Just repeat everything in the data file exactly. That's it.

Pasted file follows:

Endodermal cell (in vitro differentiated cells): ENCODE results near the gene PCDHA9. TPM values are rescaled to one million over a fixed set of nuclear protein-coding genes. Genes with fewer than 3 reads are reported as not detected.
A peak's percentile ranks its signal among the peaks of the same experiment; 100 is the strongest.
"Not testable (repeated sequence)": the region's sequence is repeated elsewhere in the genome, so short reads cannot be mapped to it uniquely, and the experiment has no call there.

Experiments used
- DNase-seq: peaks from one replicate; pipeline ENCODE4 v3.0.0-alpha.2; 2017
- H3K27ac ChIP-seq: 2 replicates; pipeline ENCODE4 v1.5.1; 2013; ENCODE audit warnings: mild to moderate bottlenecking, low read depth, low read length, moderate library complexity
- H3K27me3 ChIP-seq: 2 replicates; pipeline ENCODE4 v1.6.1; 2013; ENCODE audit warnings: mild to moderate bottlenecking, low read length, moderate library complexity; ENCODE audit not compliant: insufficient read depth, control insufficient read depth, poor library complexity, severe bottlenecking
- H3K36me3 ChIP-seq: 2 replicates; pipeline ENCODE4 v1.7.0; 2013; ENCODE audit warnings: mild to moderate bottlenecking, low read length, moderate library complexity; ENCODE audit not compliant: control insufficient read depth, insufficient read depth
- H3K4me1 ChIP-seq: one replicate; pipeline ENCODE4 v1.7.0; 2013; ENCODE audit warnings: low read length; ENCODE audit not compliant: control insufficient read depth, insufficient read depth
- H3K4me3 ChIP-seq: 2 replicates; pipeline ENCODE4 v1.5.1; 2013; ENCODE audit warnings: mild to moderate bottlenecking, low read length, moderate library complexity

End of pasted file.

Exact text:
Endodermal cell (in vitro differentiated cells): ENCODE results near the gene PCDHA9. TPM values are rescaled to one million over a fixed set of nuclear protein-coding genes. Genes with fewer than 3 reads are reported as not detected.
A peak's percentile ranks its signal among the peaks of the same experiment; 100 is the strongest.
"Not testable (repeated sequence)": the region's sequence is repeated elsewhere in the genome, so short reads cannot be mapped to it uniquely, and the experiment has no call there.

Experiments used
- DNase-seq: peaks from one replicate; pipeline ENCODE4 v3.0.0-alpha.2; 2017
- H3K27ac ChIP-seq: 2 replicates; pipeline ENCODE4 v1.5.1; 2013; ENCODE audit warnings: mild to moderate bottlenecking, low read depth, low read length, moderate library complexity
- H3K27me3 ChIP-seq: 2 replicates; pipeline ENCODE4 v1.6.1; 2013; ENCODE audit warnings: mild to moderate bottlenecking, low read length, moderate library complexity; ENCODE audit not compliant: insufficient read depth, control insufficient read depth, poor library complexity, severe bottlenecking
- H3K36me3 ChIP-seq: 2 replicates; pipeline ENCODE4 v1.7.0; 2013; ENCODE audit warnings: mild to moderate bottlenecking, low read length, moderate library complexity; ENCODE audit not compliant: control insufficient read depth, insufficient read depth
- H3K4me1 ChIP-seq: one replicate; pipeline ENCODE4 v1.7.0; 2013; ENCODE audit warnings: low read length; ENCODE audit not compliant: control insufficient read depth, insufficient read depth
- H3K4me3 ChIP-seq: 2 replicates; pipeline ENCODE4 v1.5.1; 2013; ENCODE audit warnings: mild to moderate bottlenecking, low read length, moderate library complexity